Andrew Mason was hot news this week. As you all undoubtedly know by now, the CEO of Groupon is CEO no longer. We didn’t report on Mason’s firing earlier because everyone else did and our good friends at Business Insider wrote so many articles about it we made up a drinking game.
Today though, we found out some epic news. Marc Andreessen and Ben Horowitz, of Andreessen Horowitz fame, have used their own portfolio startup, Rap Genius, to decode Andrew Mason’s epic farewell memo.
Andreessen Horowitz were in Groupon pretty deep, so it’s great that they’ve basically come to the aid and support of Mason via Rap Genius. They are also major investors in the lyric website that decodes rap lyrics.
Andreessen and Horowitz pointed out early on that Rap Genius could be used to annotate lots of things like poetry, stories, news and now farewell memos. What’s even better is that both founding partners worked on the memo together and while some of the entries are funny others are long form and offer great explanations.
For example in the first paragraph of Mason’s letter he says “controversial metrics in our S1,” Andreessen goes on to make this lengthy explanation:
Andrew is referring to the use of non-standard financial metrics in the company’s SEC filings, particularly in the IPO filing (S1).
As someone who was in the room as an observer at the Groupon board when the decision to use these metrics was made, I think Groupon was honestly trying to provide additional information that investors would find useful, which mirrored the way management thought about running the business.
However, no good deed goes unpunished, and widespread media paranoia about business metrics still lingering from the 2000 dot com crash combined with other missteps on Groupon’s part combined to make the use of those non-standard metrics highly controversial and ultimately negative for the company.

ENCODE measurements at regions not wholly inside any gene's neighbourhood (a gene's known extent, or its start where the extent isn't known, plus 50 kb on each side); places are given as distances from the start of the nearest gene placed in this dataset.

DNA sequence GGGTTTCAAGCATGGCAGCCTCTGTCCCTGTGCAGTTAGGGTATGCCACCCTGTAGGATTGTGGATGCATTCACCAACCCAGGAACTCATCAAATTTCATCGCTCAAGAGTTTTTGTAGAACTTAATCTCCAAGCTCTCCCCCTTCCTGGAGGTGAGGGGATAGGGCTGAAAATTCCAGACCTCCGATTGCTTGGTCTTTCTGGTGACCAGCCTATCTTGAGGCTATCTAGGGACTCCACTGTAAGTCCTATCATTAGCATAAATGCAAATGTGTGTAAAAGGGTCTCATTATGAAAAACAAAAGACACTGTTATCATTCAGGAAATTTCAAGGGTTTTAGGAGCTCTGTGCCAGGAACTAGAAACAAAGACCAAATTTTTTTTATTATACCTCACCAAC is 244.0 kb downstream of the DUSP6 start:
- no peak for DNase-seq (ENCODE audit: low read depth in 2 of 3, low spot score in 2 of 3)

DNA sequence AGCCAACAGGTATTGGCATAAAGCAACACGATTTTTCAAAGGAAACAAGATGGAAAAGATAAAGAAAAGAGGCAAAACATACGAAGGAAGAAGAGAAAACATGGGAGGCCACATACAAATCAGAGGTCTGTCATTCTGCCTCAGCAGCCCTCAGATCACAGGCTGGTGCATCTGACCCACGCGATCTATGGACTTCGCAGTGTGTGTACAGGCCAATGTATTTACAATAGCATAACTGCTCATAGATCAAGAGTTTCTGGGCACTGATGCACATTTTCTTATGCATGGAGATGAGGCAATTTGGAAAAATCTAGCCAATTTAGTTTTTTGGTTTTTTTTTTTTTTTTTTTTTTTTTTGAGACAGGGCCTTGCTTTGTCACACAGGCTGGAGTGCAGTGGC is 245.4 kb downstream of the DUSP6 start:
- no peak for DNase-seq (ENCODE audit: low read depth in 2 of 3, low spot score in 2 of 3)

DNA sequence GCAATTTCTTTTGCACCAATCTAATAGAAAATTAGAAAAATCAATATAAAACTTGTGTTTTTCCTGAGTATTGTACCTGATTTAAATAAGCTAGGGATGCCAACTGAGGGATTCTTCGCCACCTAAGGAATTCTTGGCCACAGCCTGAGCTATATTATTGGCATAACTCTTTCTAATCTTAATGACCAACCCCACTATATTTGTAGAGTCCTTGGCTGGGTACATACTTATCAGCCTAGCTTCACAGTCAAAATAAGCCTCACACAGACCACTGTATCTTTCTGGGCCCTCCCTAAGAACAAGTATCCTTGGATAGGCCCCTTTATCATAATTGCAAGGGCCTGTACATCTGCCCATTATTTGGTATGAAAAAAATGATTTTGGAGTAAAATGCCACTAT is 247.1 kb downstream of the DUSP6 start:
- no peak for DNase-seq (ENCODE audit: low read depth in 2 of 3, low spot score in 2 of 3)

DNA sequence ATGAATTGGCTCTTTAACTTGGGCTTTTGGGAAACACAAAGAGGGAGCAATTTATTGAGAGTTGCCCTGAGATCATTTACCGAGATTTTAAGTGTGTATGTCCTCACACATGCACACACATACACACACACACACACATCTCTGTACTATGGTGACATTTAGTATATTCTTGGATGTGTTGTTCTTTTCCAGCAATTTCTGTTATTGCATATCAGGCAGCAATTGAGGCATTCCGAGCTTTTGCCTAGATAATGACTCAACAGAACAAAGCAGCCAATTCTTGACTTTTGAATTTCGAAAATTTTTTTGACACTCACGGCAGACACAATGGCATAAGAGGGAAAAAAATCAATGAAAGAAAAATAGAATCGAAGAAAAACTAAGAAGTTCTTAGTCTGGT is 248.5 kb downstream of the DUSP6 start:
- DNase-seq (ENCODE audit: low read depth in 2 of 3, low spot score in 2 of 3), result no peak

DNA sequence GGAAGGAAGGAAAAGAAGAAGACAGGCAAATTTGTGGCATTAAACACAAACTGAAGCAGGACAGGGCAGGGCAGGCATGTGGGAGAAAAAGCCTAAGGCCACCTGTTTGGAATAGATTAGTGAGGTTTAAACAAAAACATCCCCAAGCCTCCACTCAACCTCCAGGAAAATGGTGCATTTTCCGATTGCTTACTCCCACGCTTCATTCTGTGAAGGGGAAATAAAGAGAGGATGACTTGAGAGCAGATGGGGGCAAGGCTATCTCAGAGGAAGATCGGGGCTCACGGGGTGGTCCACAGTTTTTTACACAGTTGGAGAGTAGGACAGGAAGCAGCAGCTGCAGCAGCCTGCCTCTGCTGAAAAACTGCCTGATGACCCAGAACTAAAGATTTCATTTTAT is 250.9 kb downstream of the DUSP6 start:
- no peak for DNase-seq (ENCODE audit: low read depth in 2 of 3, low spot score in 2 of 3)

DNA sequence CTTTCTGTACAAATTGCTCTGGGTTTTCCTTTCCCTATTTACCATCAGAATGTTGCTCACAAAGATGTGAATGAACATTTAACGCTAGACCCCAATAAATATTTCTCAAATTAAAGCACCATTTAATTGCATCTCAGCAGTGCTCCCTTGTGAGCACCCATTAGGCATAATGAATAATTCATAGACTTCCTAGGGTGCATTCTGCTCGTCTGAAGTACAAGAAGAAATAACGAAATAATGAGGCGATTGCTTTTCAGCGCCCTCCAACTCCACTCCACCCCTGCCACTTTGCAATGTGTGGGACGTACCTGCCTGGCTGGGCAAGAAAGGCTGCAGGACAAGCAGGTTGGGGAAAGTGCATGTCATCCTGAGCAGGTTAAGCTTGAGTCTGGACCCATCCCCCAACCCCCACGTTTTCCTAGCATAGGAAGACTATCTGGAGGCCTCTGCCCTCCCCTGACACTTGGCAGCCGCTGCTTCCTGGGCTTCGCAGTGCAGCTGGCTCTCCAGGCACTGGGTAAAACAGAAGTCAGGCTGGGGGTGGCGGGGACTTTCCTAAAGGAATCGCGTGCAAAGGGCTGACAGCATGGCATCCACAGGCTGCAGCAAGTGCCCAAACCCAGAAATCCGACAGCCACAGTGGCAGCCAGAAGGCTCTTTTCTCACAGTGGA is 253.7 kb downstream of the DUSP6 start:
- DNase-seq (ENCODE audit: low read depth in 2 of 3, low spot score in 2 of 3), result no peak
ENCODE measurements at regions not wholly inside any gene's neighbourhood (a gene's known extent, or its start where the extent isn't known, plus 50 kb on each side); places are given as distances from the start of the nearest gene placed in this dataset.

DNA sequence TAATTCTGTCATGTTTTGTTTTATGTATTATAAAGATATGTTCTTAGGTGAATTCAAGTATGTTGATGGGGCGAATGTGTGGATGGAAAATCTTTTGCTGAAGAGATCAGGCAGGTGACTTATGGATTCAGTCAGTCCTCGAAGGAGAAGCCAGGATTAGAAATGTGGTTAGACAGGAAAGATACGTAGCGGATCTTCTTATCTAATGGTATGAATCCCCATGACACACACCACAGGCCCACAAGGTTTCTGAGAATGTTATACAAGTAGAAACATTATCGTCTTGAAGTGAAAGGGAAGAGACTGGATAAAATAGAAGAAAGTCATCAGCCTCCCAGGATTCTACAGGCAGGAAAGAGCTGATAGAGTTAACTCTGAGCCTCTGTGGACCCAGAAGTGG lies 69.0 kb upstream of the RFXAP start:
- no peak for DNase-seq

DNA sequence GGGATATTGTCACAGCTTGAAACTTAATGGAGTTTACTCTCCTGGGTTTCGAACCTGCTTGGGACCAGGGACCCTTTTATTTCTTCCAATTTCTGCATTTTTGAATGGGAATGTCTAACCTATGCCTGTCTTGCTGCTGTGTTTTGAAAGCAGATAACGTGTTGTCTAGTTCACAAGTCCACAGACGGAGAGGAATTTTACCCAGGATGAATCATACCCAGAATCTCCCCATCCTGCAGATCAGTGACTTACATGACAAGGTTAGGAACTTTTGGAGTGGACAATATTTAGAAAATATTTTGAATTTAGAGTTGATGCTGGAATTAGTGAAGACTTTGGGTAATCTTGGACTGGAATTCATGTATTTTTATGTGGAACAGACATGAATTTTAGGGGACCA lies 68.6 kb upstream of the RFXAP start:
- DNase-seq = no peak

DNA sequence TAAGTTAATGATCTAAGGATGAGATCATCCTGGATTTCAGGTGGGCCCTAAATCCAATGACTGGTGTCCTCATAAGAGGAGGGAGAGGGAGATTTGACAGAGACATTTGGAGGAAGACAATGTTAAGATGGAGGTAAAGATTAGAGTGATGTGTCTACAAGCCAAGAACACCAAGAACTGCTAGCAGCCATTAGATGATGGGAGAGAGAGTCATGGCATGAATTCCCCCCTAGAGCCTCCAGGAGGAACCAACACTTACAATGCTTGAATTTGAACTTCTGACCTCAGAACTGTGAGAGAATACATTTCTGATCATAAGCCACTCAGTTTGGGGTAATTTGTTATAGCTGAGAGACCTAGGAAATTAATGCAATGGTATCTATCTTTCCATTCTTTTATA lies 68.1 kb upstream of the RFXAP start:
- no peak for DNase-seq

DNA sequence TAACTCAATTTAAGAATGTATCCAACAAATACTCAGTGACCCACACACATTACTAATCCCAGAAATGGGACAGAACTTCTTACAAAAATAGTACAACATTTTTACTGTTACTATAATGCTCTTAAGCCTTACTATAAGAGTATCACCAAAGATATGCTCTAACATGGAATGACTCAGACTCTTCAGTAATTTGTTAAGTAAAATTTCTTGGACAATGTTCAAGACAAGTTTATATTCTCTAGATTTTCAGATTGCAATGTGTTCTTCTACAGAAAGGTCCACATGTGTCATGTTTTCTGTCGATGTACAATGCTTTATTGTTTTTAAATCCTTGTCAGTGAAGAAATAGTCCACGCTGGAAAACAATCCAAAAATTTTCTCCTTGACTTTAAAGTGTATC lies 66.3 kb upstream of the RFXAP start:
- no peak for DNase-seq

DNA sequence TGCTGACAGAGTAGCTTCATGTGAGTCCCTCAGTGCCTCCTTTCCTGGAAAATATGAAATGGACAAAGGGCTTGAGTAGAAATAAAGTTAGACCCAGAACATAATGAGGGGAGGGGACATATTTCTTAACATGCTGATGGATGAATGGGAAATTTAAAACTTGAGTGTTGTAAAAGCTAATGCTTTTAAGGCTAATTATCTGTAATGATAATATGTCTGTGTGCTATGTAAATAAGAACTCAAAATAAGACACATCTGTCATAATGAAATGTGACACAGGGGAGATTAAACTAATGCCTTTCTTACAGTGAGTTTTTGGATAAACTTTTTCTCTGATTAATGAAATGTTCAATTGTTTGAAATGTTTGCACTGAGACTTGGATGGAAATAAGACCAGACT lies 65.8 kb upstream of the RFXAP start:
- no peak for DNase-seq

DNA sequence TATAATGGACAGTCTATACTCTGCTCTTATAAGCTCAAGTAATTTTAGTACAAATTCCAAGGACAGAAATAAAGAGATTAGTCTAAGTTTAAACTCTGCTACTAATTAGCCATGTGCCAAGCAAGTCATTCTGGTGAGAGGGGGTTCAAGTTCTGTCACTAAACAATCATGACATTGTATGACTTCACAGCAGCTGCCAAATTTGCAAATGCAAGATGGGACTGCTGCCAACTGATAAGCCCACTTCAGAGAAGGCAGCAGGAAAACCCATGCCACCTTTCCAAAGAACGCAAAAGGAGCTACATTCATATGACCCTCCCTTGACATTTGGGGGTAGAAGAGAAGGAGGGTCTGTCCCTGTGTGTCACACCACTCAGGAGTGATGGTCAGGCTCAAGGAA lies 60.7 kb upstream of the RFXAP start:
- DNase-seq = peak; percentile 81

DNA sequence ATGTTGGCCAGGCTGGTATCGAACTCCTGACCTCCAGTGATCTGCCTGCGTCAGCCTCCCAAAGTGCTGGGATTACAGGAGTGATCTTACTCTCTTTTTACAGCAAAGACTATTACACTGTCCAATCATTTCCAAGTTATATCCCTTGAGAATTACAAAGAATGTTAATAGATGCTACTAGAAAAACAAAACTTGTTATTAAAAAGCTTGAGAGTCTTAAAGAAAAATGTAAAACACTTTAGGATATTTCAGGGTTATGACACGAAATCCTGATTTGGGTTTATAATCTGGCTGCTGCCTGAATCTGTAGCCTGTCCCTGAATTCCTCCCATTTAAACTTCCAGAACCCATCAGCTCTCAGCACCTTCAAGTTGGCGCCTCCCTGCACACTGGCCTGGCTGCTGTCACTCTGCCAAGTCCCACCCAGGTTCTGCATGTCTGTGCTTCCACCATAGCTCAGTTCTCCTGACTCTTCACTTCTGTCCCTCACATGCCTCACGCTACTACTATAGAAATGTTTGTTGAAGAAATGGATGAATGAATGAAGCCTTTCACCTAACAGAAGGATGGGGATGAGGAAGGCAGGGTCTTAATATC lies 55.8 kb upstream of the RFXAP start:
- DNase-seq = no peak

Horowitz shows his support of Mason when Mason says “As CEO, I am accountable.” Howoritz writes:
Andrew does the stand up thing and claims accountability. Make no mistake though—although he’s the only one accountable, he’s certainly not the only one responsible for all the things that went wrong. The board decided to take the company public prior to putting all the proper controls in place. The material weakness was nearly guaranteed at that point. Every one on the board plus the CFO and the bankers agreed those were good metrics at the time. But here as in every case, it’s not all the CEO’s doing, but it’s all the CEO’s fault.
On the lighter side, when Mason says “maybe I’ll figure out how to channel this experience into something productive,” a Rap Genius community contributor says that this means:
“FYI World. I’m open to a killer deal if you want to hire me. But I ain’t gonna be cheap!”